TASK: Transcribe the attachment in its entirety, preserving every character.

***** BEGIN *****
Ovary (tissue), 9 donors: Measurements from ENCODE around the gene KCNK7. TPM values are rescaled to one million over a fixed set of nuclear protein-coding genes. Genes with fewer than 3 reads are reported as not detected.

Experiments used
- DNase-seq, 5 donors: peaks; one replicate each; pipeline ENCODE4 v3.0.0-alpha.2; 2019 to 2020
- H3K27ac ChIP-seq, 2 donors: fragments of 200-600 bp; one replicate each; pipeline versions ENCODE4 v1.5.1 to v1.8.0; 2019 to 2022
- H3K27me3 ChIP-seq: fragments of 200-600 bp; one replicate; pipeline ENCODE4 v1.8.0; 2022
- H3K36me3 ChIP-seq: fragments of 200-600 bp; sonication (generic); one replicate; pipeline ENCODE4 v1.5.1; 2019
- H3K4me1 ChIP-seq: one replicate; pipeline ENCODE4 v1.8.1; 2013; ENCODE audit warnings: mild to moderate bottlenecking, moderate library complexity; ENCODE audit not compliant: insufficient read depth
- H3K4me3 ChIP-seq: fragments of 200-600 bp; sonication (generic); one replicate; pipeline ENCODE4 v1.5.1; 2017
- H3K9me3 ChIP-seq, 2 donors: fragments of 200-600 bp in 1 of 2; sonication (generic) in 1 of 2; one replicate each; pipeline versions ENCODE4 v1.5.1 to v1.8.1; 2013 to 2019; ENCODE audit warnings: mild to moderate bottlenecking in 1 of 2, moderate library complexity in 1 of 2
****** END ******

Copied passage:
Ovary (tissue), 9 donors: Measurements from ENCODE around the gene KCNK7. TPM values are rescaled to one million over a fixed set of nuclear protein-coding genes. Genes with fewer than 3 reads are reported as not detected.

Experiments used
- DNase-seq, 5 donors: peaks; one replicate each; pipeline ENCODE4 v3.0.0-alpha.2; 2019 to 2020
- H3K27ac ChIP-seq, 2 donors: fragments of 200-600 bp; one replicate each; pipeline versions ENCODE4 v1.5.1 to v1.8.0; 2019 to 2022
- H3K27me3 ChIP-seq: fragments of 200-600 bp; one replicate; pipeline ENCODE4 v1.8.0; 2022
- H3K36me3 ChIP-seq: fragments of 200-600 bp; sonication (generic); one replicate; pipeline ENCODE4 v1.5.1; 2019
- H3K4me1 ChIP-seq: one replicate; pipeline ENCODE4 v1.8.1; 2013; ENCODE audit warnings: mild to moderate bottlenecking, moderate library complexity; ENCODE audit not compliant: insufficient read depth
- H3K4me3 ChIP-seq: fragments of 200-600 bp; sonication (generic); one replicate; pipeline ENCODE4 v1.5.1; 2017
- H3K9me3 ChIP-seq, 2 donors: fragments of 200-600 bp in 1 of 2; sonication (generic) in 1 of 2; one replicate each; pipeline versions ENCODE4 v1.5.1 to v1.8.1; 2013 to 2019; ENCODE audit warnings: mild to moderate bottlenecking in 1 of 2, moderate library complexity in 1 of 2